I recently did a course with one of their approved training providers.  The course manuals were littered with errors and incorrect information and the practical exam was assessed by our course tutor with no external moderation.  Not surprisingly, the pass rate for the practicals is nearly 100%..  This course gets you on the register at the highest registration level.

So how do you know who is any good?

You can look for academic qualifications, such as HND, BTEC, Certificate of Higher Education, Foundation Degree and BSc (obviously in sport and fitness related subjects). These tend to cover subjects in greater depth and encourage research and development of  ideas and are properly assesssed.  However, you need to watch out for private training organisations who market their qualifications to look like university qualifications by calling them things like post graduate diploma and masters diploma.  

As far as industry qualifications go, have a look at training providers websites and see who trains their instructors most thoroughly and examines them properly.  YMCA courses are very thorough and always properly examined.  However, they also moderate the written exams for a lot of other providers.  Unfortunately, this means that a CYQ qualification doesn’t necessarily mean the person has trained with YMCA, just that the written exam has been marked by them.  The person may be useless at practical teaching but passed by an in-house moderator who wants his/her company to have a high pass rate

What else can you do?

There are some reliable sources of information.  Generally, government organisations, charities and some fitness industry organisations give sensible, well-founded information.

There are many more examples of health charities and government organisations which give good advice.  You should always check if you’re not sure your instructor is talking sense!

Wednesday, 9 October 2013

More weight loss madness

In the news today, the Food Standards Agency is launching a campaign to warn people against the dangers of taking the drug DNP to lose weight.  This is an industrial chemical which speeds up metabolism and therefore the rate at which fat is burned.  It is banned in the UK (but available illegally), is highly toxic and potentially lethal.  AND PEOPLE STILL TAKE IT.  Why do people’s brains and judgement desert them when it comes to weight loss?  Is it so hard to treat your body properly and follow a healthy diet that people take dangerous risks like this or cling desperately to the claims made about absurd diets?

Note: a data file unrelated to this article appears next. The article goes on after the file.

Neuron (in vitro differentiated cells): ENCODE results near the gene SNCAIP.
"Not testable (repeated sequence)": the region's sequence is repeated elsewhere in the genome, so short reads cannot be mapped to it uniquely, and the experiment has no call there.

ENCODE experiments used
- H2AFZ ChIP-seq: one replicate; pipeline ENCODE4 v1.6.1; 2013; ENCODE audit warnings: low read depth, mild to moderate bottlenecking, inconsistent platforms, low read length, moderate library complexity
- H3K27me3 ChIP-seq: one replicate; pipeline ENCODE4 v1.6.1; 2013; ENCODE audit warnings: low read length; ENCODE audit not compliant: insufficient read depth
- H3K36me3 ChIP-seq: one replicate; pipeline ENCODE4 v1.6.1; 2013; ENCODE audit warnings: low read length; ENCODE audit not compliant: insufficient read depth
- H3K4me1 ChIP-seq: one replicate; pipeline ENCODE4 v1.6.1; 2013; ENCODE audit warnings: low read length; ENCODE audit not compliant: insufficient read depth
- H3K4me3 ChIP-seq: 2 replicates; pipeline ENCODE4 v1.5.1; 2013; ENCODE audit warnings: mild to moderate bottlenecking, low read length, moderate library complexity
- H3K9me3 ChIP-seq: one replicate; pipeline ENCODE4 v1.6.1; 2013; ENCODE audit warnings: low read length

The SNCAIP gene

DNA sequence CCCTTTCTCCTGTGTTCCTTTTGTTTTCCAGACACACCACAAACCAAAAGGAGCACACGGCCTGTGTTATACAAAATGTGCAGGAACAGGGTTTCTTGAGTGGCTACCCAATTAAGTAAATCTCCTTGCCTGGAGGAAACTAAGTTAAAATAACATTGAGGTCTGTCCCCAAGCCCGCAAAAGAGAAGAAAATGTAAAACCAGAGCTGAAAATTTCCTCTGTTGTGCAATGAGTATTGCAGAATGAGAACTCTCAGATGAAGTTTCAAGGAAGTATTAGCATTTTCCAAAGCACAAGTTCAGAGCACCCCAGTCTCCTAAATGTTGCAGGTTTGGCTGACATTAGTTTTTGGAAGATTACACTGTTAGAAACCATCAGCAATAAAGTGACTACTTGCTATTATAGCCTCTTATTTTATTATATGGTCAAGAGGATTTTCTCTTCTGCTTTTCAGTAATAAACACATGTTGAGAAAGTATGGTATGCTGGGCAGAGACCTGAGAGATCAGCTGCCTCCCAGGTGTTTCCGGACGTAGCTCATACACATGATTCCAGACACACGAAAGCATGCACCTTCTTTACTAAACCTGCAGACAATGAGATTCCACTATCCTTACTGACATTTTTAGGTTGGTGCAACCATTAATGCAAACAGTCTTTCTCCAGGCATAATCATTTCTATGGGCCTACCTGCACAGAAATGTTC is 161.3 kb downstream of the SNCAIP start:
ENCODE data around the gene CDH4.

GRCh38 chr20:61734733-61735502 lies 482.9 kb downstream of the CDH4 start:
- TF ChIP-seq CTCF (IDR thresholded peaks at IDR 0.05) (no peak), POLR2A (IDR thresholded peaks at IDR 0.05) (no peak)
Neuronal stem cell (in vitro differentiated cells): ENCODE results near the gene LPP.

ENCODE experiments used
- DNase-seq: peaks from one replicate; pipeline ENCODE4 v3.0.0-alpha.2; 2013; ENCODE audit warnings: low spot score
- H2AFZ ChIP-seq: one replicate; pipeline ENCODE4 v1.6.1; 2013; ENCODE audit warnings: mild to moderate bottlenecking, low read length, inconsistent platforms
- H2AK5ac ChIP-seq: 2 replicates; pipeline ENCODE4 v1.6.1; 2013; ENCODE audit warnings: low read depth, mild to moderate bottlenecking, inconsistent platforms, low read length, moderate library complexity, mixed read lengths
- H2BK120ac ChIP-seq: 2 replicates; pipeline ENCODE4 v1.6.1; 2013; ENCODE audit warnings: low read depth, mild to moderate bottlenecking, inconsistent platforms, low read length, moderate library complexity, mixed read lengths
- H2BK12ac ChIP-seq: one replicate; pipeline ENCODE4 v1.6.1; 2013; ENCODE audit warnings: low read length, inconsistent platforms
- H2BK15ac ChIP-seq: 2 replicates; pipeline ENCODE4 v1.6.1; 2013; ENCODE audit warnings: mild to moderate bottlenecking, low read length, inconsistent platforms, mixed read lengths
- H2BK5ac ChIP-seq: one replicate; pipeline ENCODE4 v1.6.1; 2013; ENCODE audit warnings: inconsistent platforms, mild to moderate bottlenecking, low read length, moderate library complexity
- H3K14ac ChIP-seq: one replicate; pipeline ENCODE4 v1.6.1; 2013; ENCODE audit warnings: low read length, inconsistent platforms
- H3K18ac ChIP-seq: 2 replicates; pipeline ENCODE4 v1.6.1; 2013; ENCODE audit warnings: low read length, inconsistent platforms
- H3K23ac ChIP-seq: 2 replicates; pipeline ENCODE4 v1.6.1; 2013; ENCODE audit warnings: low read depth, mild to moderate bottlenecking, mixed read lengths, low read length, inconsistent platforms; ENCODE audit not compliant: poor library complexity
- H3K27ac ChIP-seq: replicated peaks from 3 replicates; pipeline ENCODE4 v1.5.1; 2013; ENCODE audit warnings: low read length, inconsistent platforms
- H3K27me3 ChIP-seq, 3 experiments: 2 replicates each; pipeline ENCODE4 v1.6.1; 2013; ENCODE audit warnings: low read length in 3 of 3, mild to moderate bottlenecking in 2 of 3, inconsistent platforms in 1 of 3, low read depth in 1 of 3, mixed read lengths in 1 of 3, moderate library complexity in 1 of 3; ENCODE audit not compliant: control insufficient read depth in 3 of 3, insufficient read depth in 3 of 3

It seems that a lot of people who are overweight are in total denial of the fact that the only safe and long term solution is a change of eating habits.  Even exercise can’t make up for bad eating.

For all but the most cynical and down to earth, what we believe is influenced to some extent by what we want to believe, but when it comes to weight loss people seem prepared to believe anything and try anything, EXCEPT the safe, healthy option advised by all responsible bodies involved in healthcare.

Sensible weight loss takes time, but you get there in the end, whereas when you chase magic solutions, you end up never getting there.  Also, when you change your diet gradually, your body gets used to better food.  I sometimes get called “strong-willed” for turning down things like desserts or chocolates.  But the truth is, I just don’t want them.  They taste too sweet and synthetic .  

At the other end of the spectrum, I was reading the workout/diet schedule of a competitive female bodybuilder the other day.  She has 7 meals a day and they’re all things like just egg whites or a plate of vegetables.  I wondered if she actually enjoys her diet, or if she puts up with it because she is so dedicated.  I don’t know if I could get used to a diet as strict as this and think it was more enjoyable than what I eat at the moment, but I do know that I wouldn’t swap my diet for one full of pizza, chips, chocolate etc. even if I could do so without becoming overweight.  And if I did want to take up bodybuilding I would have to change my diet gradually, because I know I couldn’t go onto a diet like that overnight.

Even if you follow a crash diet and lose some actual bodyfat (not just water), what then?  If you haven’t lost weight by healthy eating and got used to better eating habits, the weight will go back on.  As the Nike slogan of a few years ago said: “There is no magic wand”.

Friday, 4 October 2013

A good way to lose 14lb

Following on from the last post, if you do want to lose 14lb, here is a more realisticway to go about it:

First, work out what is wrong with your current diet.  Something has made you get overweight and is stopping you losing weight.  You need to accept that this has to change, not just for a week, but permanently.  Otherwise, you will always be battling with your weight and chasing miracle diets.

Where are your calories are coming from?